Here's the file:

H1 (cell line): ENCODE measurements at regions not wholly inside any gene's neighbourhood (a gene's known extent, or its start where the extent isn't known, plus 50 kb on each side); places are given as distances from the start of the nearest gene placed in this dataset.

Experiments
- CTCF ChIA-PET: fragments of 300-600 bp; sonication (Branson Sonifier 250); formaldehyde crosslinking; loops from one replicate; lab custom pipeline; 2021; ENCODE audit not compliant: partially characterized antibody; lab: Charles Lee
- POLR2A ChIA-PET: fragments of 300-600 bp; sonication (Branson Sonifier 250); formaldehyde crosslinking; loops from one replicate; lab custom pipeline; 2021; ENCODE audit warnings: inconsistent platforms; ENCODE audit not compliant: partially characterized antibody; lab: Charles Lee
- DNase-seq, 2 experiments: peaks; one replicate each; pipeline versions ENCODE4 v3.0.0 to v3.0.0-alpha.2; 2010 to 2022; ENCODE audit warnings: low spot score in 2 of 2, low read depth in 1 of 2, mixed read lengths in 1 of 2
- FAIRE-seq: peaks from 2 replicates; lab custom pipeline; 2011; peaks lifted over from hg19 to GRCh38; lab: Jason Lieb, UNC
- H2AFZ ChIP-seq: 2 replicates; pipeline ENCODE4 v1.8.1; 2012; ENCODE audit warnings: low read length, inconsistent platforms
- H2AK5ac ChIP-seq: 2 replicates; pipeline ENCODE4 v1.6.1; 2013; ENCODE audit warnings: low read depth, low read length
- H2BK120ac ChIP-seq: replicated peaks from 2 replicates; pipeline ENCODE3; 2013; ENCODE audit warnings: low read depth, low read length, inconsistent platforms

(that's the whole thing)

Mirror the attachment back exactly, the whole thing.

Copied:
H1 (cell line): ENCODE measurements at regions not wholly inside any gene's neighbourhood (a gene's known extent, or its start where the extent isn't known, plus 50 kb on each side); places are given as distances from the start of the nearest gene placed in this dataset.

Experiments
- CTCF ChIA-PET: fragments of 300-600 bp; sonication (Branson Sonifier 250); formaldehyde crosslinking; loops from one replicate; lab custom pipeline; 2021; ENCODE audit not compliant: partially characterized antibody; lab: Charles Lee
- POLR2A ChIA-PET: fragments of 300-600 bp; sonication (Branson Sonifier 250); formaldehyde crosslinking; loops from one replicate; lab custom pipeline; 2021; ENCODE audit warnings: inconsistent platforms; ENCODE audit not compliant: partially characterized antibody; lab: Charles Lee
- DNase-seq, 2 experiments: peaks; one replicate each; pipeline versions ENCODE4 v3.0.0 to v3.0.0-alpha.2; 2010 to 2022; ENCODE audit warnings: low spot score in 2 of 2, low read depth in 1 of 2, mixed read lengths in 1 of 2
- FAIRE-seq: peaks from 2 replicates; lab custom pipeline; 2011; peaks lifted over from hg19 to GRCh38; lab: Jason Lieb, UNC
- H2AFZ ChIP-seq: 2 replicates; pipeline ENCODE4 v1.8.1; 2012; ENCODE audit warnings: low read length, inconsistent platforms
- H2AK5ac ChIP-seq: 2 replicates; pipeline ENCODE4 v1.6.1; 2013; ENCODE audit warnings: low read depth, low read length
- H2BK120ac ChIP-seq: replicated peaks from 2 replicates; pipeline ENCODE3; 2013; ENCODE audit warnings: low read depth, low read length, inconsistent platforms